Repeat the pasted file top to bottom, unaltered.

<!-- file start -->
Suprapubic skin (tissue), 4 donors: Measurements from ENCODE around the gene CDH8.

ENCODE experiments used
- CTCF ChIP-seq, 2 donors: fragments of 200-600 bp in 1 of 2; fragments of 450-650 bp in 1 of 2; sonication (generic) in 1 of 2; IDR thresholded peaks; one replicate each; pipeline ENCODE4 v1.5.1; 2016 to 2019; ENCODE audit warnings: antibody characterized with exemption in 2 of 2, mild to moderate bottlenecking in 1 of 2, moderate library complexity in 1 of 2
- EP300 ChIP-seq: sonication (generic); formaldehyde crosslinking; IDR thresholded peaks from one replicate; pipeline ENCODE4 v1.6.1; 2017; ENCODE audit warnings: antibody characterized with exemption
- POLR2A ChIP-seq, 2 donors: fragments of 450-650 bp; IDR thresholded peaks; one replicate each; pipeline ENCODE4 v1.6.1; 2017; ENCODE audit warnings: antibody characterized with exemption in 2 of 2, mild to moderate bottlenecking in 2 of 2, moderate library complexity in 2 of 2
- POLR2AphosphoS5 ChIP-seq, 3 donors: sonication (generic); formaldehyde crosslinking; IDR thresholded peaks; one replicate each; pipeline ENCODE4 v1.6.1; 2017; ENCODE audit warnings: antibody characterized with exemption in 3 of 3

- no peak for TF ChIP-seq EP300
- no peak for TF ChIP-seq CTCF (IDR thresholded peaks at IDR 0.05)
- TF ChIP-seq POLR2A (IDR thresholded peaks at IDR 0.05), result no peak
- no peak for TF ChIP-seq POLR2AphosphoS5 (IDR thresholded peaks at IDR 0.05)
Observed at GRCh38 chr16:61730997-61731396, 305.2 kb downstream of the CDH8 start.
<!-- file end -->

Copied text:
Suprapubic skin (tissue), 4 donors: Measurements from ENCODE around the gene CDH8.

ENCODE experiments used
- CTCF ChIP-seq, 2 donors: fragments of 200-600 bp in 1 of 2; fragments of 450-650 bp in 1 of 2; sonication (generic) in 1 of 2; IDR thresholded peaks; one replicate each; pipeline ENCODE4 v1.5.1; 2016 to 2019; ENCODE audit warnings: antibody characterized with exemption in 2 of 2, mild to moderate bottlenecking in 1 of 2, moderate library complexity in 1 of 2
- EP300 ChIP-seq: sonication (generic); formaldehyde crosslinking; IDR thresholded peaks from one replicate; pipeline ENCODE4 v1.6.1; 2017; ENCODE audit warnings: antibody characterized with exemption
- POLR2A ChIP-seq, 2 donors: fragments of 450-650 bp; IDR thresholded peaks; one replicate each; pipeline ENCODE4 v1.6.1; 2017; ENCODE audit warnings: antibody characterized with exemption in 2 of 2, mild to moderate bottlenecking in 2 of 2, moderate library complexity in 2 of 2
- POLR2AphosphoS5 ChIP-seq, 3 donors: sonication (generic); formaldehyde crosslinking; IDR thresholded peaks; one replicate each; pipeline ENCODE4 v1.6.1; 2017; ENCODE audit warnings: antibody characterized with exemption in 3 of 3

- no peak for TF ChIP-seq EP300
- no peak for TF ChIP-seq CTCF (IDR thresholded peaks at IDR 0.05)
- TF ChIP-seq POLR2A (IDR thresholded peaks at IDR 0.05), result no peak
- no peak for TF ChIP-seq POLR2AphosphoS5 (IDR thresholded peaks at IDR 0.05)
Observed at GRCh38 chr16:61730997-61731396, 305.2 kb downstream of the CDH8 start.